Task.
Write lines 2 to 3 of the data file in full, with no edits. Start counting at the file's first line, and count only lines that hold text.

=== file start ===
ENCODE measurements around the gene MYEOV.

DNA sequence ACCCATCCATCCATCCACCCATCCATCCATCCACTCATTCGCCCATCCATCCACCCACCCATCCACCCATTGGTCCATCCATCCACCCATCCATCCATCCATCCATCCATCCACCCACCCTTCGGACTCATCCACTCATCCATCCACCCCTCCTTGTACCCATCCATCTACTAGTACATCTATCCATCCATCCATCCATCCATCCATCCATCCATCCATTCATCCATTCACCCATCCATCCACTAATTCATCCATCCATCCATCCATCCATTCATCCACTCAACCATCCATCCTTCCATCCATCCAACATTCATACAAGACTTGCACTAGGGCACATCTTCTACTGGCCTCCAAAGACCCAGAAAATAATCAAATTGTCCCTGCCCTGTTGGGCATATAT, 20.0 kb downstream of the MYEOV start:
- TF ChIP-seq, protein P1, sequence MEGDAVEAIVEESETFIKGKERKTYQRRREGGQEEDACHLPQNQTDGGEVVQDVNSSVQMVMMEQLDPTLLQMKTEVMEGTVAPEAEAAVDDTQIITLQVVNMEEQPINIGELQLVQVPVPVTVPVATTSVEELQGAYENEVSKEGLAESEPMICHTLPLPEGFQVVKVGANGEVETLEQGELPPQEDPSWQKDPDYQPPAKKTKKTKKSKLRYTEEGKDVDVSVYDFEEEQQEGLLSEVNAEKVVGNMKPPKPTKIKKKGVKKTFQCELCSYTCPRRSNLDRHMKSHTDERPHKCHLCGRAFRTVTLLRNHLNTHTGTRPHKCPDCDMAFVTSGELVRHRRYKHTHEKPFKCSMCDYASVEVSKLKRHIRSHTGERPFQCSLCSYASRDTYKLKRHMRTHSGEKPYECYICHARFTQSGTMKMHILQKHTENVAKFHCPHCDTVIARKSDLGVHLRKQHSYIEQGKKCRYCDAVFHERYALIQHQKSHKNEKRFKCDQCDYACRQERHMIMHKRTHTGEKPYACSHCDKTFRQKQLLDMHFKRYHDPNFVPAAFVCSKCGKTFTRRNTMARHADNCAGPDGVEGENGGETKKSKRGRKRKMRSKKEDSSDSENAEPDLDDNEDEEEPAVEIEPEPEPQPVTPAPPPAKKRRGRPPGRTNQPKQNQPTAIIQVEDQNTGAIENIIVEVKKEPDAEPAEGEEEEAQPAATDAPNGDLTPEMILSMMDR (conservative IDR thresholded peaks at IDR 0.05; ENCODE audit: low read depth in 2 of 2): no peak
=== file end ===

DNA sequence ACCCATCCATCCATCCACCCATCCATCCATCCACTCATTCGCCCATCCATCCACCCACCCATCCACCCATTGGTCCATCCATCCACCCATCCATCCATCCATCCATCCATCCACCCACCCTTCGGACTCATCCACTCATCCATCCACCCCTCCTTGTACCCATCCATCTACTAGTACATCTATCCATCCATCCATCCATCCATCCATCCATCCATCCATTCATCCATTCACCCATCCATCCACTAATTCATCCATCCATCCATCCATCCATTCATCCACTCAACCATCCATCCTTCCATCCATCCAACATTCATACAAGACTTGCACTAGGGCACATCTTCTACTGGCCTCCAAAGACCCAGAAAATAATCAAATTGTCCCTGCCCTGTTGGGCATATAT, 20.0 kb downstream of the MYEOV start:
- TF ChIP-seq, protein P1, sequence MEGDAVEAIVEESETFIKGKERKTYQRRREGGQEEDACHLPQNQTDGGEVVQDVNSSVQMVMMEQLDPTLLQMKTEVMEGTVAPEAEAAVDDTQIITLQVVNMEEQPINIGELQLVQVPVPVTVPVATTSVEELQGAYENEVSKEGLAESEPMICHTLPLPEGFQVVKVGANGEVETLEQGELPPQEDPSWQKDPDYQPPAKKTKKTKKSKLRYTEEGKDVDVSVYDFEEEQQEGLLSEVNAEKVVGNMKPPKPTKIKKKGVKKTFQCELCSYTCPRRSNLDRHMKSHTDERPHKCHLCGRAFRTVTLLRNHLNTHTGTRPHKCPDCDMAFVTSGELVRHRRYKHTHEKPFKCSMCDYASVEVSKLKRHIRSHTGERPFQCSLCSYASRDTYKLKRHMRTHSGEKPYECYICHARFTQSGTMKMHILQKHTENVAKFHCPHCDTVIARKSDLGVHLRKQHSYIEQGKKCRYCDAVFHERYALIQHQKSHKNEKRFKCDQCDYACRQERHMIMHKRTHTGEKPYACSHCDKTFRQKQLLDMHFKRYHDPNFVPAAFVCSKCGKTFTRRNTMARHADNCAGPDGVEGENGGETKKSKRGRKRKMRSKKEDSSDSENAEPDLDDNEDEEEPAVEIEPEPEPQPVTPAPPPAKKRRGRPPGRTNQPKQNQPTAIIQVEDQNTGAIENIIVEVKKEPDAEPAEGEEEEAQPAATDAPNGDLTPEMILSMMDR (conservative IDR thresholded peaks at IDR 0.05; ENCODE audit: low read depth in 2 of 2): no peak